• U.S. carbon emissions rose only 0.7 percent in 2014, lagging behind a 2.4 percent growth in gross domestic product, which emissions have historically paralleled. (Bloomberg)
• Although Apple runs 100 percent of U.S. operations on renewable energy, the company’s greenhouse gas emissions were up in fiscal 2014, largely because of its manufacturing plants in China. (NBC News)
• Wildfires and deforestation have contributed more to greenhouse gas emissions than previously expected, according to a newly published study. (The Daily Californian)

CARBON RESERVES: The top 200 publicly traded coal, oil and gas companies now hold 555 gigatons of carbon dioxide in their fuel reserves, an increase of 10 percent in the last five years. (Guardian)

• Two Democratic lawmakers from New Jersey said Monday they would sponsor legislation in Congress to ban offshore drilling of oil and natural gas in the Atlantic Ocean. (The Hill)
• Oil companies have purchased the rights to drill nearly 9 million acres in the Gulf of Mexico—an area twice the size of New Jersey—since the 2010 BP blowout. (InsideClimate News)

ETHANOL: A progressive group has launched a six-figure ad campaign in the Midwest to promote the federal ethanol mandate in Des Moines, Iowa. (The Hill)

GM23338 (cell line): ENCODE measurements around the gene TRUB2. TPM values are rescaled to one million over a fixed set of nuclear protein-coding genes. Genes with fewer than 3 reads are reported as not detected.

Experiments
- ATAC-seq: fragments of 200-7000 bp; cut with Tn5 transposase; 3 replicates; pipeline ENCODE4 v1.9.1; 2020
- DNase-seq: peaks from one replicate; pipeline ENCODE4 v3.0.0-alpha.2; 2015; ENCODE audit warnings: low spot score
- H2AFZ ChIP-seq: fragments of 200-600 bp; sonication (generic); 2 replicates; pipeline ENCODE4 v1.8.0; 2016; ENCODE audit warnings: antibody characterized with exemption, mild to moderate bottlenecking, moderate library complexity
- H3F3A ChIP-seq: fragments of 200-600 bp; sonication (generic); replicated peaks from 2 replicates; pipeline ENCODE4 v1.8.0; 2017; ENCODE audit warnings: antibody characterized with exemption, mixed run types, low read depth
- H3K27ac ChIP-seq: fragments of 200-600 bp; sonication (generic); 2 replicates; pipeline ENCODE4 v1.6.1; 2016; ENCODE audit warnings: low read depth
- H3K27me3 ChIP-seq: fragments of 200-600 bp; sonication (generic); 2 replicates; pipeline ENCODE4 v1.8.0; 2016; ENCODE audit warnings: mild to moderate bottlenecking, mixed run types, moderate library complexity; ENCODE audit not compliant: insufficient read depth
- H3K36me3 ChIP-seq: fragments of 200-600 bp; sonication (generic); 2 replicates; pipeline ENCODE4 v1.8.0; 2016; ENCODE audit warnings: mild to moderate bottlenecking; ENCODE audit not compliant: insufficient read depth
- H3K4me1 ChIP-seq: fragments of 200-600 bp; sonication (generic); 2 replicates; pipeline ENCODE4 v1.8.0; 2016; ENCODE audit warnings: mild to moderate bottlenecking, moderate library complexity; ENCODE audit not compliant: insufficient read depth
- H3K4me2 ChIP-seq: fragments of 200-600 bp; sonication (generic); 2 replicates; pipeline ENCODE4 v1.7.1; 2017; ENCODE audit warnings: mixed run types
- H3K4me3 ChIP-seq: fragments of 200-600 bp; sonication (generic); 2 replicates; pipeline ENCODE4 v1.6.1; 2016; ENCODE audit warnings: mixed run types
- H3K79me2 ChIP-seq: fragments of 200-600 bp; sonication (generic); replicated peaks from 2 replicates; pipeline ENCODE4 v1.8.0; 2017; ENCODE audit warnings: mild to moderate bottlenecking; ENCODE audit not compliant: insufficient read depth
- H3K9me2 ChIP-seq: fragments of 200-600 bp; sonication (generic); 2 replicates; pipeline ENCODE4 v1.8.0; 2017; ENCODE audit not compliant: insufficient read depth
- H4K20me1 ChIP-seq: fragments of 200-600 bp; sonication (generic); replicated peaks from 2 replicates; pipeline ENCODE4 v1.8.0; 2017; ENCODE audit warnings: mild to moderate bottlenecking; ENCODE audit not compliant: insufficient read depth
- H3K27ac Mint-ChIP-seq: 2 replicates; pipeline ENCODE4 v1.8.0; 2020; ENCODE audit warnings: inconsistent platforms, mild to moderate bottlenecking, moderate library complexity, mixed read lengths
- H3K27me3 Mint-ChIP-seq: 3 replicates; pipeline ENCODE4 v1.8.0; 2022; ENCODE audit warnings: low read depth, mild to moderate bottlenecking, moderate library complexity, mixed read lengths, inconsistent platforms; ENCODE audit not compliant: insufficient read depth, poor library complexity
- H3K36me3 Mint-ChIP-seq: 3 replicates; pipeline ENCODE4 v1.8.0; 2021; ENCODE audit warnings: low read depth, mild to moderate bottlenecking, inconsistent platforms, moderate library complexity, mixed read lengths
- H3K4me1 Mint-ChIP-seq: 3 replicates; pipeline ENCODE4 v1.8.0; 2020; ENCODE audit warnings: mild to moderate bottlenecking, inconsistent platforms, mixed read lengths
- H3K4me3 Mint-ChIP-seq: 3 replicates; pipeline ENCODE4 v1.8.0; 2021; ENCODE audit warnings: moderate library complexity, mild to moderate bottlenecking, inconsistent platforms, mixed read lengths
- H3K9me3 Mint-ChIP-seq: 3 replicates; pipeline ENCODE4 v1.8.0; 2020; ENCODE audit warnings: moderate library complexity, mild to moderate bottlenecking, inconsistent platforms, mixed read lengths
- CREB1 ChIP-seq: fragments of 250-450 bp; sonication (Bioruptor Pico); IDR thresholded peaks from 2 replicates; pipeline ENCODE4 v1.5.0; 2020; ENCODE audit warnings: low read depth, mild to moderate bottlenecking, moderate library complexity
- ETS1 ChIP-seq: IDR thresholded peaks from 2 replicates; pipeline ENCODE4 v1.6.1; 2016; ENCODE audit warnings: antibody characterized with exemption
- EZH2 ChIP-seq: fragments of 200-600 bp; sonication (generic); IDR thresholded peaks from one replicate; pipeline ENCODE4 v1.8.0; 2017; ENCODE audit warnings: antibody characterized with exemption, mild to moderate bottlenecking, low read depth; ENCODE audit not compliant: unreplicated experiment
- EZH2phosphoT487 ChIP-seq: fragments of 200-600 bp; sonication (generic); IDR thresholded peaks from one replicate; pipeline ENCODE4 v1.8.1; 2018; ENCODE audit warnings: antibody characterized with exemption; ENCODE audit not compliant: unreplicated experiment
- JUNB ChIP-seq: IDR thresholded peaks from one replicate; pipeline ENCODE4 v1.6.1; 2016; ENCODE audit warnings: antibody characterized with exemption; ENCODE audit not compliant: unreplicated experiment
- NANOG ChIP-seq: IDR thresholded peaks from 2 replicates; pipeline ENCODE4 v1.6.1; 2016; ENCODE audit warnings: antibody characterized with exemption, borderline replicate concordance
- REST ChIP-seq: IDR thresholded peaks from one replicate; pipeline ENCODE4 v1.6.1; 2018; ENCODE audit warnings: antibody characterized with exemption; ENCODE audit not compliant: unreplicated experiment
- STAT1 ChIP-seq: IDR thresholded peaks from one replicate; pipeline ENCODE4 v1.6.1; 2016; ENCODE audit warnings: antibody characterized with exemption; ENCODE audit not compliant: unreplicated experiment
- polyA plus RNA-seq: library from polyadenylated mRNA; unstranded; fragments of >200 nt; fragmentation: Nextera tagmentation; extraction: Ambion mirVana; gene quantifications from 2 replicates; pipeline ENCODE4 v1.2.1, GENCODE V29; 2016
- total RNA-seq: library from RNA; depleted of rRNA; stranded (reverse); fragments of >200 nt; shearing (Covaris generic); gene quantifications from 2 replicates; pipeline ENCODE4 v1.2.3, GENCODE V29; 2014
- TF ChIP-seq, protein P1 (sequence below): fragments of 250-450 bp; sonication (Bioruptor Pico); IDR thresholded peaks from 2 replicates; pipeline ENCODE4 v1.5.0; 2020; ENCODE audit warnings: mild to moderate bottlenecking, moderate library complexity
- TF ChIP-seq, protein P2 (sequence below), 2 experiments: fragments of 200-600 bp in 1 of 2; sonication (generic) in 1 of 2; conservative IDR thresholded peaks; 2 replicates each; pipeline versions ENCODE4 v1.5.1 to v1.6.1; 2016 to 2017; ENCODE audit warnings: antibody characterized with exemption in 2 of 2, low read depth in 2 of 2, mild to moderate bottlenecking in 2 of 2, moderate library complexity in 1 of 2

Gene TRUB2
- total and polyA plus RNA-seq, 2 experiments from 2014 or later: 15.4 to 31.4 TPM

BIOFUEL: Iowa may be about to plunge into the production of renewable fuels made from animal manure, municipal waste and other organic byproducts of farming and manufacturing. (Midwest Energy News)

OIL: Senator Lisa Murkowski (R-Alaska) said on Monday she will introduce legislation this year to allow U.S. crude exports. (The Hill)

ENERGY MANAGEMENT: Navigant Research predicts the global market for energy management systems in healthcare facilities will double by 2024, and utilities may be major beneficiaries. (Fierce Energy)

EFFICIENCY: A New Mexico utility says it surpassed a state energy efficiency mandate, giving customers nearly $9 million in rebates and incentives last year and saving 74 million kilowatt hours of electricity. (Albuquerque Journal).

• A Silicon Valley company is at the forefront of entrepreneurial firms bringing electricity to the world’s energy-poor without fossil fuels or an electric grid. (The Daily Climate)
• If pending legislation in Maine is approved, South Portland could finally move forward with plans to develop a solar farm on a landfill slated to supply electricity to 600 homes if fully developed. (Portland Press Herald)

FRACKING: The Stillwater, Oklahoma, city council decided it will not vote on a proposed ban on fracking until after the state legislature considers three related bills. (The Oklahoman)

NORTHEAST: Five of New England’s governors will meet in Hartford, Connecticut, Thursday to advance their efforts toward regional solutions to costly energy and natural gas pipeline bottlenecks. (The Associated Press)

PIPELINE SAFETY: Despite federal oversight of the nation’s sprawling network of oil and gas pipelines, last year more than 700 pipeline failures killed 19 people, injured 97 and caused more than $300 million in damage. (Politico)

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